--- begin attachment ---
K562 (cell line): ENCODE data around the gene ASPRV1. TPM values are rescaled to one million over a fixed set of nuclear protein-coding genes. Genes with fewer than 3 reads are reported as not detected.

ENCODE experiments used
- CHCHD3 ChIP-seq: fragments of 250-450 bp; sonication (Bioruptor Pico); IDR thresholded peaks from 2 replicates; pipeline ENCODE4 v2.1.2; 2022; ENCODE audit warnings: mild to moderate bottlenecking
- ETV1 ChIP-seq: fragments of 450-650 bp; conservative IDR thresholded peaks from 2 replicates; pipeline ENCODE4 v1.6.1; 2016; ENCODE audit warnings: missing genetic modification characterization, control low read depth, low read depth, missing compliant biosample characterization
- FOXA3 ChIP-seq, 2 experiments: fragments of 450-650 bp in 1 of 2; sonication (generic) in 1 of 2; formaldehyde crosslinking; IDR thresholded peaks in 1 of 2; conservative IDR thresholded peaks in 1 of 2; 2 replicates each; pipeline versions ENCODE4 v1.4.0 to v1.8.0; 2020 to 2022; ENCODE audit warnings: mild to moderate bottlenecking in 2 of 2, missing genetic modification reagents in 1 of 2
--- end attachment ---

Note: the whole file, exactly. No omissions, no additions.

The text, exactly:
K562 (cell line): ENCODE data around the gene ASPRV1. TPM values are rescaled to one million over a fixed set of nuclear protein-coding genes. Genes with fewer than 3 reads are reported as not detected.

ENCODE experiments used
- CHCHD3 ChIP-seq: fragments of 250-450 bp; sonication (Bioruptor Pico); IDR thresholded peaks from 2 replicates; pipeline ENCODE4 v2.1.2; 2022; ENCODE audit warnings: mild to moderate bottlenecking
- ETV1 ChIP-seq: fragments of 450-650 bp; conservative IDR thresholded peaks from 2 replicates; pipeline ENCODE4 v1.6.1; 2016; ENCODE audit warnings: missing genetic modification characterization, control low read depth, low read depth, missing compliant biosample characterization
- FOXA3 ChIP-seq, 2 experiments: fragments of 450-650 bp in 1 of 2; sonication (generic) in 1 of 2; formaldehyde crosslinking; IDR thresholded peaks in 1 of 2; conservative IDR thresholded peaks in 1 of 2; 2 replicates each; pipeline versions ENCODE4 v1.4.0 to v1.8.0; 2020 to 2022; ENCODE audit warnings: mild to moderate bottlenecking in 2 of 2, missing genetic modification reagents in 1 of 2